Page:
# Proposition 10

If as many numbers as we please beginning from a unit are in continued proportion, and the number after the unit is not square, then neither is any other square except the third from the unit and all those which leave out one; and, if the number after the unit is not cubic, then neither is any other cubic except the fourth from the unit and all those which leave out two.

Let there be as many numbers as we please, A, B, C, D, E, and F, beginning from a unit and in continued proportion, and let A, the number after the unit, not be square.

I say that neither are any other square except the third from the unit and those which leave out one.

IX.8

If possible, let C be square. But B is also square, therefore B and C have to one another the ratio which a square number has to a square number.

VIII.26 converse

And B is to C as A is to B, therefore A and B have to one another the ratio which a square number has to a square number, so that A and B are similar plane numbers.

And B is square, therefore A is also square, which is contrary to the hypothesis.

Therefore C is not square. Similarly we can prove that neither is any other of the numbers square except the third from the unit and those which leave out one.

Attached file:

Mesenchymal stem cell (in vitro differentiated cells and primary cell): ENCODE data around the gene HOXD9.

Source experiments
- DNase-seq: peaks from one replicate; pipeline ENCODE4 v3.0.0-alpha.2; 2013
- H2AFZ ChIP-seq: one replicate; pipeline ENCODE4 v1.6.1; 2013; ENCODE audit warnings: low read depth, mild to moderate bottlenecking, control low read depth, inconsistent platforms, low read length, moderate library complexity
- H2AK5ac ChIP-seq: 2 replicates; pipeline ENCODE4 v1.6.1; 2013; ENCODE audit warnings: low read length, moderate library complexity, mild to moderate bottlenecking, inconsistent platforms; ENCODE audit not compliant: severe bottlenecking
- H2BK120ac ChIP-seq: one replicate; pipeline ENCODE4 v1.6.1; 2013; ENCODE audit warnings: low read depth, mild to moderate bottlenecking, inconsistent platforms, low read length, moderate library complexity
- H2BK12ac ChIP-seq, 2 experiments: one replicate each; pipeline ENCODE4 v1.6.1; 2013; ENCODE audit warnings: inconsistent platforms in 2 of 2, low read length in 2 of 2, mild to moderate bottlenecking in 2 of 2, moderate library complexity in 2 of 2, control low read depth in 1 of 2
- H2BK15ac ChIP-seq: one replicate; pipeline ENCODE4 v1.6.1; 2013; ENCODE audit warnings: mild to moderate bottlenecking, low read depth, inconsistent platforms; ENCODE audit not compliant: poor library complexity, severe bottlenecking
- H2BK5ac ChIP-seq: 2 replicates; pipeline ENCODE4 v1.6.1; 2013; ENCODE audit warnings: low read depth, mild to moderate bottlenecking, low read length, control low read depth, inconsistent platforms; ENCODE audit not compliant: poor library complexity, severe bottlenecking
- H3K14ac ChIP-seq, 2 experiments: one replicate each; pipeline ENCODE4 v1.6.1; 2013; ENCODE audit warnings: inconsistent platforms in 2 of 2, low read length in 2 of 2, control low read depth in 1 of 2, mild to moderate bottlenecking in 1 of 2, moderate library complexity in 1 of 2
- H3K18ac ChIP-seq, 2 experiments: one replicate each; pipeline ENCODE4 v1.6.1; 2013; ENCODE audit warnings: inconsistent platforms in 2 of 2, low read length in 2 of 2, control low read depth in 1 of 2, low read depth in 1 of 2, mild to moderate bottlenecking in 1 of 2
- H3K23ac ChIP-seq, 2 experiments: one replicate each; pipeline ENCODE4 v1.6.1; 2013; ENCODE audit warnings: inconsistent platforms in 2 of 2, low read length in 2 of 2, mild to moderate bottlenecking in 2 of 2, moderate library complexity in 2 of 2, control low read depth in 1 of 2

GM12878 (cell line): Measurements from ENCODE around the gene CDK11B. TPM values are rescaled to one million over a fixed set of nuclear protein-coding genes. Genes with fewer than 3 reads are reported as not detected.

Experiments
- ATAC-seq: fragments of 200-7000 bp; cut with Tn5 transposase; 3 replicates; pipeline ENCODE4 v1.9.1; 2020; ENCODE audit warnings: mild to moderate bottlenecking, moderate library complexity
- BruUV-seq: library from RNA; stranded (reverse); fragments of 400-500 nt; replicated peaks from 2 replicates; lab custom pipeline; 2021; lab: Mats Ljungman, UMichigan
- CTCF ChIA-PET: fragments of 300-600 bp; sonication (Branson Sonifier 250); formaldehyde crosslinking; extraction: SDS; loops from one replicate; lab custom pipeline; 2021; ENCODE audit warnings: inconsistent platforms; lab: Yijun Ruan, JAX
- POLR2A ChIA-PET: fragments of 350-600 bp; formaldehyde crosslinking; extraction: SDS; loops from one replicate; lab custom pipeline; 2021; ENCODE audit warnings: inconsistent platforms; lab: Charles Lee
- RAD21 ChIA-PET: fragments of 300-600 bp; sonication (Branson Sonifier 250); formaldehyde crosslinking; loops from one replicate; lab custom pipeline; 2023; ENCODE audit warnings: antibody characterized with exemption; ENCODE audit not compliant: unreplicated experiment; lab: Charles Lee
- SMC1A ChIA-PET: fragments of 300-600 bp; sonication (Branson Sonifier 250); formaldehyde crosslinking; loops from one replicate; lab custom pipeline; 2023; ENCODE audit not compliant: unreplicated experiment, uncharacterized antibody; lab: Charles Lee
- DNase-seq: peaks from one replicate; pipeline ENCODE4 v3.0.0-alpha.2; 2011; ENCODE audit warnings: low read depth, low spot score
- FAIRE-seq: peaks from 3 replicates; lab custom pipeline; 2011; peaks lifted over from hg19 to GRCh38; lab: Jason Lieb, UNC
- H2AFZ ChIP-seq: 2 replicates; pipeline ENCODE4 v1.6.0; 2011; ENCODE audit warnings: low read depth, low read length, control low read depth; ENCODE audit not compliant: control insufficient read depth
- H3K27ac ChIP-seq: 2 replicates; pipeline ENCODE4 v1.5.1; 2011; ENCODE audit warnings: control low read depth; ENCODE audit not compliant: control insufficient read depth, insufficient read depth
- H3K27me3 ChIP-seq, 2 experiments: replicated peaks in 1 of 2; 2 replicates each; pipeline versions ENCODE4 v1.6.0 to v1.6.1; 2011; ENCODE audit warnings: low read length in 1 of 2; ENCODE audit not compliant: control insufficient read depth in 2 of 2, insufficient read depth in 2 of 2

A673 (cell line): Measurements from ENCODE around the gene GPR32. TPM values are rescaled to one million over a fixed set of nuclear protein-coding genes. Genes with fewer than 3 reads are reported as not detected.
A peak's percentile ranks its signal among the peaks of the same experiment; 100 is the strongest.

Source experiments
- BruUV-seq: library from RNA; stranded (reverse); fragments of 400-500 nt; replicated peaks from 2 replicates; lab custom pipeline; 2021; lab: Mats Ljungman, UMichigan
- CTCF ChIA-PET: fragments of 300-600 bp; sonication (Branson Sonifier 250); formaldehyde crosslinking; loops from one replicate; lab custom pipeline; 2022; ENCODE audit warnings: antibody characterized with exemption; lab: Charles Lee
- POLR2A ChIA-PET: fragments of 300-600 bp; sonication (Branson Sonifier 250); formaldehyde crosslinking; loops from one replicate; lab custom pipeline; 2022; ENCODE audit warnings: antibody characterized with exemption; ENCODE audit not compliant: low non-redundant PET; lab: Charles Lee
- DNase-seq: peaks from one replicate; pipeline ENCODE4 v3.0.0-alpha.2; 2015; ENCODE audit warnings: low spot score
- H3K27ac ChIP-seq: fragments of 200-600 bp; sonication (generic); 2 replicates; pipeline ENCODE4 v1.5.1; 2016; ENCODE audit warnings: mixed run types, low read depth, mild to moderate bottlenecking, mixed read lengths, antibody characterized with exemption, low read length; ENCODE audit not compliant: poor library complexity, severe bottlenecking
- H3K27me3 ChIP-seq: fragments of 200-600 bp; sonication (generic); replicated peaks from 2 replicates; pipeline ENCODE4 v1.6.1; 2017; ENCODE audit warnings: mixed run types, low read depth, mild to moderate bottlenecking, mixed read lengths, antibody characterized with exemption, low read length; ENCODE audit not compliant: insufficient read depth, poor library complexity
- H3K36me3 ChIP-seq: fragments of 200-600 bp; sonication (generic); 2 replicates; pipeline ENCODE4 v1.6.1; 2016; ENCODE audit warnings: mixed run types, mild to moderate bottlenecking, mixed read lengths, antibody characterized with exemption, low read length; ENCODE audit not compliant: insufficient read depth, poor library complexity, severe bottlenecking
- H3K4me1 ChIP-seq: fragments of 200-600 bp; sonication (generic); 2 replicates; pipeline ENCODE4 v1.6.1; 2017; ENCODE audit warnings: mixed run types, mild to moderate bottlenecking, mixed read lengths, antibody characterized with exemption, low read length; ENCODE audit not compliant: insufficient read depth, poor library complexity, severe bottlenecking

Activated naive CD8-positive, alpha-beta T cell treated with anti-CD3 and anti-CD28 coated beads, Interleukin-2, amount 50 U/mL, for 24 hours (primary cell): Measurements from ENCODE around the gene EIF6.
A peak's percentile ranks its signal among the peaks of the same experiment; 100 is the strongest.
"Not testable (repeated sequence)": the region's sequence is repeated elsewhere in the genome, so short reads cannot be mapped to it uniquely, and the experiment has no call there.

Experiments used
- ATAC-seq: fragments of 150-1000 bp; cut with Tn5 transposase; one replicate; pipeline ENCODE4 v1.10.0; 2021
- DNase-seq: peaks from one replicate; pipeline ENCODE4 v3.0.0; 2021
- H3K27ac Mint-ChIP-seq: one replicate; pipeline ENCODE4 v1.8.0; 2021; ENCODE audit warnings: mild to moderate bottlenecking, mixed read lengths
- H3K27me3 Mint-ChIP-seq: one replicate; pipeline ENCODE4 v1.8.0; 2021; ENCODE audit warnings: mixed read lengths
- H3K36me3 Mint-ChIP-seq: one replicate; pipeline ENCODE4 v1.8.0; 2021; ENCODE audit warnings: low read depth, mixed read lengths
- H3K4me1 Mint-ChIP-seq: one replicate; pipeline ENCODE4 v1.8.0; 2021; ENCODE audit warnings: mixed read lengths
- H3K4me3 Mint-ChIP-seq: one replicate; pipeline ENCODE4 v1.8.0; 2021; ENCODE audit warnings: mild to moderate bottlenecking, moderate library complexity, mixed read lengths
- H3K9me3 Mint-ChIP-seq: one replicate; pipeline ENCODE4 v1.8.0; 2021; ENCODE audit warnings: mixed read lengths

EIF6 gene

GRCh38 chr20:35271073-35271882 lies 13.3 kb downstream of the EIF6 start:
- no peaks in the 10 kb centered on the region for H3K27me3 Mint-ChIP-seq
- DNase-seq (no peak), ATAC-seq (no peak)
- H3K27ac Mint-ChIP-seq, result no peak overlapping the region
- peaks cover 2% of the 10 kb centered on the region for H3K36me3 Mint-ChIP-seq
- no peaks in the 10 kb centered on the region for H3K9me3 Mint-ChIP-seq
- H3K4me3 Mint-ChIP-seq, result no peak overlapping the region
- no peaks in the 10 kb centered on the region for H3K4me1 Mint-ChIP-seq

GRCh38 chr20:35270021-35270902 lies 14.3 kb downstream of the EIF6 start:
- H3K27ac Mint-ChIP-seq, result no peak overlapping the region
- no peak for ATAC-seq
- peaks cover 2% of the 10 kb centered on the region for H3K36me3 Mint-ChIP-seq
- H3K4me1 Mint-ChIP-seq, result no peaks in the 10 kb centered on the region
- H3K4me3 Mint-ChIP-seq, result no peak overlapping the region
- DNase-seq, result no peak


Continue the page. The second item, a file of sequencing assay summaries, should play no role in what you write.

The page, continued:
Next, let A not be a cube.

I say that neither are any other cubes except the fourth from the unit and those which leave out two.

If possible, let D be a cube.

Now C is also a cube, for it is fourth from the unit. And C is to D as B is to C, therefore B has to C the ratio which a cube has to a cube. And C is a cube, therefore B is also a cube.

And since the unit is to A as A is to B, and the unit measures A according to the units in it, therefore A also measures B according to the units in itself. Therefore A multiplied by itself makes the cubic number B.

IX.6

But, if a number multiplied by itself makes cubic number, then it is itself a cube. Therefore A is also a cube, contrary to the hypothesis. Therefore D is not a cube. Similarly we can prove that neither is any other of the numbers a cube except the fourth from the unit and those which leave out two.

Therefore, if as many numbers as we please beginning from a unit are in continued proportion, and the number after the unit is not square, then neither is any other square except the third from the unit and all those which leave out one; and, if the number after the unit is not cubic, then neither is any other cubic except the fourth from the unit and all those which leave out two.

Q.E.D.

## Guide

This is a converse of the previous theorem.